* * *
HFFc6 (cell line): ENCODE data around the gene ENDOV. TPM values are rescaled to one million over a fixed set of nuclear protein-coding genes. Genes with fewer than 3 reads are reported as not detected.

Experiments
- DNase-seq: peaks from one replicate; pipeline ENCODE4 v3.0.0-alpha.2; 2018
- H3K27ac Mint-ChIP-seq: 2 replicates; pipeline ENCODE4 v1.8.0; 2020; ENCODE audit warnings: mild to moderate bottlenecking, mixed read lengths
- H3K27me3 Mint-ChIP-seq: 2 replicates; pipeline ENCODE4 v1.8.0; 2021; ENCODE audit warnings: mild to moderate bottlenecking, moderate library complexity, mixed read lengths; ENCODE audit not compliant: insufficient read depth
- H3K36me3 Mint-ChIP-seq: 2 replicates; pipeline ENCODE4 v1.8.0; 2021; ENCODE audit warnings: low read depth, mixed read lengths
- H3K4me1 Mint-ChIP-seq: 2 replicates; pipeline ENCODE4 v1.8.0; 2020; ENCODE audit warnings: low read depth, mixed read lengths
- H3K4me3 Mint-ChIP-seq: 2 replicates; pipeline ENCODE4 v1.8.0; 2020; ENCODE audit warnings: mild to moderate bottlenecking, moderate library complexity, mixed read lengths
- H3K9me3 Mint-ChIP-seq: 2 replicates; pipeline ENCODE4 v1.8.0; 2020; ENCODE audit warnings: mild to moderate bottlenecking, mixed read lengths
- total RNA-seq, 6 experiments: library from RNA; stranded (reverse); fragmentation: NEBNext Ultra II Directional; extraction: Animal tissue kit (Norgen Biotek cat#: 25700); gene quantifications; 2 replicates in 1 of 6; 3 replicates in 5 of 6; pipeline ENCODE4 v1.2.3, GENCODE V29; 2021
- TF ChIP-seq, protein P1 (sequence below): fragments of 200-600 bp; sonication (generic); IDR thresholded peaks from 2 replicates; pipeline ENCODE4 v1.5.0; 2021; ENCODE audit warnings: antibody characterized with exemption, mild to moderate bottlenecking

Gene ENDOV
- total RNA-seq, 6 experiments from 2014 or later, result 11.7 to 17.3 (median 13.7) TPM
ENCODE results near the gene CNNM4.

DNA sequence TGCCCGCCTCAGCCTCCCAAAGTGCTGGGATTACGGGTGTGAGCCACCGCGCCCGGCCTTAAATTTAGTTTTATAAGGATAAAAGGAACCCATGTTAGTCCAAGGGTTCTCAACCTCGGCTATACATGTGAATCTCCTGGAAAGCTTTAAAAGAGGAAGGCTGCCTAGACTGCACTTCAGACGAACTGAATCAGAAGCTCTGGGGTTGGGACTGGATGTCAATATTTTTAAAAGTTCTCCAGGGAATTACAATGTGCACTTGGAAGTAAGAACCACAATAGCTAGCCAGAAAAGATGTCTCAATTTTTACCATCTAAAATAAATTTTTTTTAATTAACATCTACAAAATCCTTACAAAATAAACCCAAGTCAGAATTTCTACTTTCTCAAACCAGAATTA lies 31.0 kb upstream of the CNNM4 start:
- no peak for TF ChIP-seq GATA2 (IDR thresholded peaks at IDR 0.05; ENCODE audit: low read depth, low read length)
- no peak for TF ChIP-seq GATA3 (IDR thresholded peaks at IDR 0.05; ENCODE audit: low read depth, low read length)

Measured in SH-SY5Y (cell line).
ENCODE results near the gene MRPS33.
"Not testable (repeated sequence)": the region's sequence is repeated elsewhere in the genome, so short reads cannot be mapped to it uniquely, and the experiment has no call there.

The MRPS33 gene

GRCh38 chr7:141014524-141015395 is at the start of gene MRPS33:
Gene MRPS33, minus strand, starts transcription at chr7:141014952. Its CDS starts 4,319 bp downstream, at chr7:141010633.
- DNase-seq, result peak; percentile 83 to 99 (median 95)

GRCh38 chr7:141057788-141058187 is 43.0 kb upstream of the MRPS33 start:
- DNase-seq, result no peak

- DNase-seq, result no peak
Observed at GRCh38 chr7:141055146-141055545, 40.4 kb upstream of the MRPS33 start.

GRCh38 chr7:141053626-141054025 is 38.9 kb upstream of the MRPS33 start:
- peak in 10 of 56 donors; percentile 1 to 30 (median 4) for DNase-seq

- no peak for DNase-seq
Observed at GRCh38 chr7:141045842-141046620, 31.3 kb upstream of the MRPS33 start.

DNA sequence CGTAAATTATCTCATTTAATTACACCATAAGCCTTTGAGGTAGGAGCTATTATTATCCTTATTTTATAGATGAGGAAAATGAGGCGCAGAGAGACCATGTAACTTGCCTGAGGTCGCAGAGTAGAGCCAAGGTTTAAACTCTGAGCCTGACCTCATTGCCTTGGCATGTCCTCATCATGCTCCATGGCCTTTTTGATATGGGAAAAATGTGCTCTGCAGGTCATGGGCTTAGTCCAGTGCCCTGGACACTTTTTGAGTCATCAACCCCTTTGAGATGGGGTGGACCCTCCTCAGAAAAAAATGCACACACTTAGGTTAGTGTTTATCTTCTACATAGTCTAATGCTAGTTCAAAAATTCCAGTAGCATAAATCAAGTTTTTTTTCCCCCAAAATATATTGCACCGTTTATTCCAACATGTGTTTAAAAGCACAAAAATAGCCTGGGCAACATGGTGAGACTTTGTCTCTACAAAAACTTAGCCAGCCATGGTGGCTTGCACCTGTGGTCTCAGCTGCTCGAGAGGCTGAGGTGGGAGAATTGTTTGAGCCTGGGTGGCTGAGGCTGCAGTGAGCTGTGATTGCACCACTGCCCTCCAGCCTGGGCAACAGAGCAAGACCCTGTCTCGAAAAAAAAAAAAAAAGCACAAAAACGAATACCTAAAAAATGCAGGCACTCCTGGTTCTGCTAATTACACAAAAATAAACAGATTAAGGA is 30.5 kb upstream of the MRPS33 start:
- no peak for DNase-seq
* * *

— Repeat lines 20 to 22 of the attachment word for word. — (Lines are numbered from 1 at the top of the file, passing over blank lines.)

"Not testable (repeated sequence)": the region's sequence is repeated elsewhere in the genome, so short reads cannot be mapped to it uniquely, and the experiment has no call there.

The MRPS33 gene

GRCh38 chr7:141014524-141015395 is at the start of gene MRPS33: